Marine life parks falling short - and more 8am zedlines:

Jellyfish washed up on Australian beaches (Image source: Flickr creative commons.)

Corruption watchdog rules in mines favour:

Queensland’s corruption watchdog has found no evidence to support claims the former Newman government’s decision to reverse opposition to the Acland Mine expansion was due to political donations.

Anti-mining group, Lock the Gate Alliance lodged a complaint with Queensland’s Crime and Corruption Commission in August saying the LNP Government’s decision to approve the expansion was influenced by gifts and donations.

However, the Commission determined it would not investigate the matter after assessing the information and deciding there was insufficient evidence to support the allegations, or raise a reasonable suspicion of criminal offence.

Marine life parks falling short:

Research by the University of Queensland has found nearly 2,000 species of marine life remain unprotected by Australian marine parks.

The study, which was published in Nature, said 97 per cent of the 17,000 marine species analysed globally fell short of protection guidelines for designated marine park areas.

The research, conducted in collaboration with the Australian-based Centre for Excellence in Environmental Decisions, provides a benchmark for conserving biodiversity.

Australian Defence Force Reservist wins Federal Court case:

A former Australian Defence Force Reservist sacked for social media misconduct has won his Federal Court battle against the dismissal.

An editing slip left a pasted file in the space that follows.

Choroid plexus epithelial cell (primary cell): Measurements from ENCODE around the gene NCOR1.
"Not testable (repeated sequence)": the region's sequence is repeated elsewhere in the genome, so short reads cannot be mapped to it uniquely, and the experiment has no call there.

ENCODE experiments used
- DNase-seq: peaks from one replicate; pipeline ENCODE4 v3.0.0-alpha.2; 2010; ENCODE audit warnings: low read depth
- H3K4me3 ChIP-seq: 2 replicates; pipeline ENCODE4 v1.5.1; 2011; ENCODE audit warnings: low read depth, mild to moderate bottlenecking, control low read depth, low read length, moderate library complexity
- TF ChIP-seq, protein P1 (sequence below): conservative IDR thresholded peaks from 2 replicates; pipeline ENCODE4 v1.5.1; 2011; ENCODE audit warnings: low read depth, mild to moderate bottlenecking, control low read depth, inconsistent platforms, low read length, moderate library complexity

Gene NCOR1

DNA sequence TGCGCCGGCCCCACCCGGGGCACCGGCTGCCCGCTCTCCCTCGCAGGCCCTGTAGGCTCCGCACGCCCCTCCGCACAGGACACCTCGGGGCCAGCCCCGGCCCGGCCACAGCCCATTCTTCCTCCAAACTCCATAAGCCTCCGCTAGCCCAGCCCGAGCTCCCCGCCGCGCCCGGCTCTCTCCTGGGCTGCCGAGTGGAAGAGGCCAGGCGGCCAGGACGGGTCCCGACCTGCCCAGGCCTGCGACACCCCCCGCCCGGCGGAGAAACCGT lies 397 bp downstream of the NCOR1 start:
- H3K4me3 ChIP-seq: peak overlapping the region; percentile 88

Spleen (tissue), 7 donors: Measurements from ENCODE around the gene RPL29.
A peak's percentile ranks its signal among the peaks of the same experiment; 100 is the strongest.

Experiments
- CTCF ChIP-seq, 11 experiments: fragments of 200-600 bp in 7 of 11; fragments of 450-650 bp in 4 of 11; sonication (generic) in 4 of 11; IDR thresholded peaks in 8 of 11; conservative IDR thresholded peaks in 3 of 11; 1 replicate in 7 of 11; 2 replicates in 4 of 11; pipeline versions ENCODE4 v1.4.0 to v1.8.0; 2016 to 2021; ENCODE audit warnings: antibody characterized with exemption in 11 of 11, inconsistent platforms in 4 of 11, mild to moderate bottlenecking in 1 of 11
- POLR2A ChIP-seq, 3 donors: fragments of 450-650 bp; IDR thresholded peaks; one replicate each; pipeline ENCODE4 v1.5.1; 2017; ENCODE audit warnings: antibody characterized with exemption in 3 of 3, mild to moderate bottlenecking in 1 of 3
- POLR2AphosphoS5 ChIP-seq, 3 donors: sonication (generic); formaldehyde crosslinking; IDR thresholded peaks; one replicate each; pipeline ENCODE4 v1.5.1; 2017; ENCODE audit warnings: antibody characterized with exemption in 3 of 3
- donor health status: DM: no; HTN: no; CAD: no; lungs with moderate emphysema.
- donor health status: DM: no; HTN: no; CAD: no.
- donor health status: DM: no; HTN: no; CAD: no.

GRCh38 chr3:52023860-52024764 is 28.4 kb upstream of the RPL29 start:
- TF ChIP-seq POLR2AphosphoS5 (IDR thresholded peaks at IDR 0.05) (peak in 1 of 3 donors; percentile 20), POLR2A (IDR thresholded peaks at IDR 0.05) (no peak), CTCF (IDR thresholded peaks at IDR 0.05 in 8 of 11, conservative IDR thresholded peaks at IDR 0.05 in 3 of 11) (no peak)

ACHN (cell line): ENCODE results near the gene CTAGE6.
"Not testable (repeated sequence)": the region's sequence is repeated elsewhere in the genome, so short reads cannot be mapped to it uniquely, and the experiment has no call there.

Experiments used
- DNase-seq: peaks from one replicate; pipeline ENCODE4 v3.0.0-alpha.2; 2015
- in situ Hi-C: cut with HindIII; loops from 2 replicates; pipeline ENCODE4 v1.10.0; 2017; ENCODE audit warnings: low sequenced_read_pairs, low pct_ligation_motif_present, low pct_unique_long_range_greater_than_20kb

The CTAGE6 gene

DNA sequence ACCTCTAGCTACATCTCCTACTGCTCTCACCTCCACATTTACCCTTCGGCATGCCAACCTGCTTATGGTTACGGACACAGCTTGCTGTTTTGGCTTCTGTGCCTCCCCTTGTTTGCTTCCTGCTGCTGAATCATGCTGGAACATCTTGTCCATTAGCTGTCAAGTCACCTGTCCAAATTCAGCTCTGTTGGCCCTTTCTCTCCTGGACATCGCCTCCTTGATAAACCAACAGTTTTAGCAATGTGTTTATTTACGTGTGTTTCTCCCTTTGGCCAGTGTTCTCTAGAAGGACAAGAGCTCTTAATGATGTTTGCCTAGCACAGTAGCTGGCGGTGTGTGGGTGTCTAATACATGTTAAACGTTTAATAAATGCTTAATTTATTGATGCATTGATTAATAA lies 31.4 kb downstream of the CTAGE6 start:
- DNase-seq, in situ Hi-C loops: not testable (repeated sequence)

Bernard Gaynor was fired after writing anti-gay comments on twitter, going against the force’s policy on offensive posts on social media that target personal attributes.

However, the Federal Court has deemed the comments to have been made in a personal capacity and were supported by an implied right to freedom of political communication, as stated in the constitution.

Children's Rights Commissioner calls for focus on domestic violence victims:

The Children’s Rights Commissioner is calling for a national focus on the needs of children affected by domestic violence.

The renewed calls come after a study found that one in 12 people have experienced physical abuse by a family member as a child.

The report also found one in every 28 people had also experienced sexual abuse as a child, and 23 per cent of children have witnessed violence towards their mothers.

Indian flooding victims frustrated at government response:

Residents of India’s flood-hit Tamil Nadu state are frustrated with the government’s response to the disaster which killed nearly 300 people this month.

Trapped in their homes for days, many have resorted to social media to organise assistance for those in need.

Frustrations peaked after it was revealed a photo of Prime Minister Narendra Modi inspecting the affected area had been doctored.

A spokesman for the government acknowledged the public sentiment but says the administration was doing all it could.

Thousands saved off the Libyan coast:

More than 4,600 people travelling across the Mediterranean in unseaworthy boats have been rescued off the Libyan coast in the last four days.

Italian coastguards reported the figure yesterday following an announcement from the United Nations that the number of people attempting to cross to Europe had dropped more than a third last month due to bad weather.

The coastguards were assisted by a German naval ship working as part of the military European Union mission to stop people traffickers.

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